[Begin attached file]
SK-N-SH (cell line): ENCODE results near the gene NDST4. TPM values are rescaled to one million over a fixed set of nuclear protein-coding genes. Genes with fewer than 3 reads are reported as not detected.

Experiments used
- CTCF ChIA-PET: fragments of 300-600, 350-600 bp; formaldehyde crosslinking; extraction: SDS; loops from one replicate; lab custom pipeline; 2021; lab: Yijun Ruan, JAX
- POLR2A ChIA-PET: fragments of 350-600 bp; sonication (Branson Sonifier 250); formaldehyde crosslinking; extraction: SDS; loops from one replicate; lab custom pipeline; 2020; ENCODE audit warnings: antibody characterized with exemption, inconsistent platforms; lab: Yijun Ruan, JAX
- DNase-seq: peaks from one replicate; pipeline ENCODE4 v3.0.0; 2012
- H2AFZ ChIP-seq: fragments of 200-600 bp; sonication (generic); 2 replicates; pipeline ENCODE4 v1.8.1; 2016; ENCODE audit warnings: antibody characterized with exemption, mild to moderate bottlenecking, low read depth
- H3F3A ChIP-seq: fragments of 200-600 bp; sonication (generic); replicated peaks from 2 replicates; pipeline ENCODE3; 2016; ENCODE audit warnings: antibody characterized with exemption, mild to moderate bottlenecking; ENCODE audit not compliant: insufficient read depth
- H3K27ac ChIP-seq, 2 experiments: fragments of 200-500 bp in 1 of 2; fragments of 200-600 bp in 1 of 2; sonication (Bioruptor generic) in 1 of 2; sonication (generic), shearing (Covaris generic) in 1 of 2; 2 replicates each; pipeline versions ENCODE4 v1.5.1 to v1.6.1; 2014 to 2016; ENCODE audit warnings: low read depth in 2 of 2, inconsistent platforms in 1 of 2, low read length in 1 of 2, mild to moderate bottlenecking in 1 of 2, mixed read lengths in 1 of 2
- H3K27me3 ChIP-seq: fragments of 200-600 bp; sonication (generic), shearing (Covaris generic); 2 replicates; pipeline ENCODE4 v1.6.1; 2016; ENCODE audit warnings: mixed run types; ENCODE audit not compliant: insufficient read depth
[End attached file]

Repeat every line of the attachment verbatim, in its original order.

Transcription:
SK-N-SH (cell line): ENCODE results near the gene NDST4. TPM values are rescaled to one million over a fixed set of nuclear protein-coding genes. Genes with fewer than 3 reads are reported as not detected.

Experiments used
- CTCF ChIA-PET: fragments of 300-600, 350-600 bp; formaldehyde crosslinking; extraction: SDS; loops from one replicate; lab custom pipeline; 2021; lab: Yijun Ruan, JAX
- POLR2A ChIA-PET: fragments of 350-600 bp; sonication (Branson Sonifier 250); formaldehyde crosslinking; extraction: SDS; loops from one replicate; lab custom pipeline; 2020; ENCODE audit warnings: antibody characterized with exemption, inconsistent platforms; lab: Yijun Ruan, JAX
- DNase-seq: peaks from one replicate; pipeline ENCODE4 v3.0.0; 2012
- H2AFZ ChIP-seq: fragments of 200-600 bp; sonication (generic); 2 replicates; pipeline ENCODE4 v1.8.1; 2016; ENCODE audit warnings: antibody characterized with exemption, mild to moderate bottlenecking, low read depth
- H3F3A ChIP-seq: fragments of 200-600 bp; sonication (generic); replicated peaks from 2 replicates; pipeline ENCODE3; 2016; ENCODE audit warnings: antibody characterized with exemption, mild to moderate bottlenecking; ENCODE audit not compliant: insufficient read depth
- H3K27ac ChIP-seq, 2 experiments: fragments of 200-500 bp in 1 of 2; fragments of 200-600 bp in 1 of 2; sonication (Bioruptor generic) in 1 of 2; sonication (generic), shearing (Covaris generic) in 1 of 2; 2 replicates each; pipeline versions ENCODE4 v1.5.1 to v1.6.1; 2014 to 2016; ENCODE audit warnings: low read depth in 2 of 2, inconsistent platforms in 1 of 2, low read length in 1 of 2, mild to moderate bottlenecking in 1 of 2, mixed read lengths in 1 of 2
- H3K27me3 ChIP-seq: fragments of 200-600 bp; sonication (generic), shearing (Covaris generic); 2 replicates; pipeline ENCODE4 v1.6.1; 2016; ENCODE audit warnings: mixed run types; ENCODE audit not compliant: insufficient read depth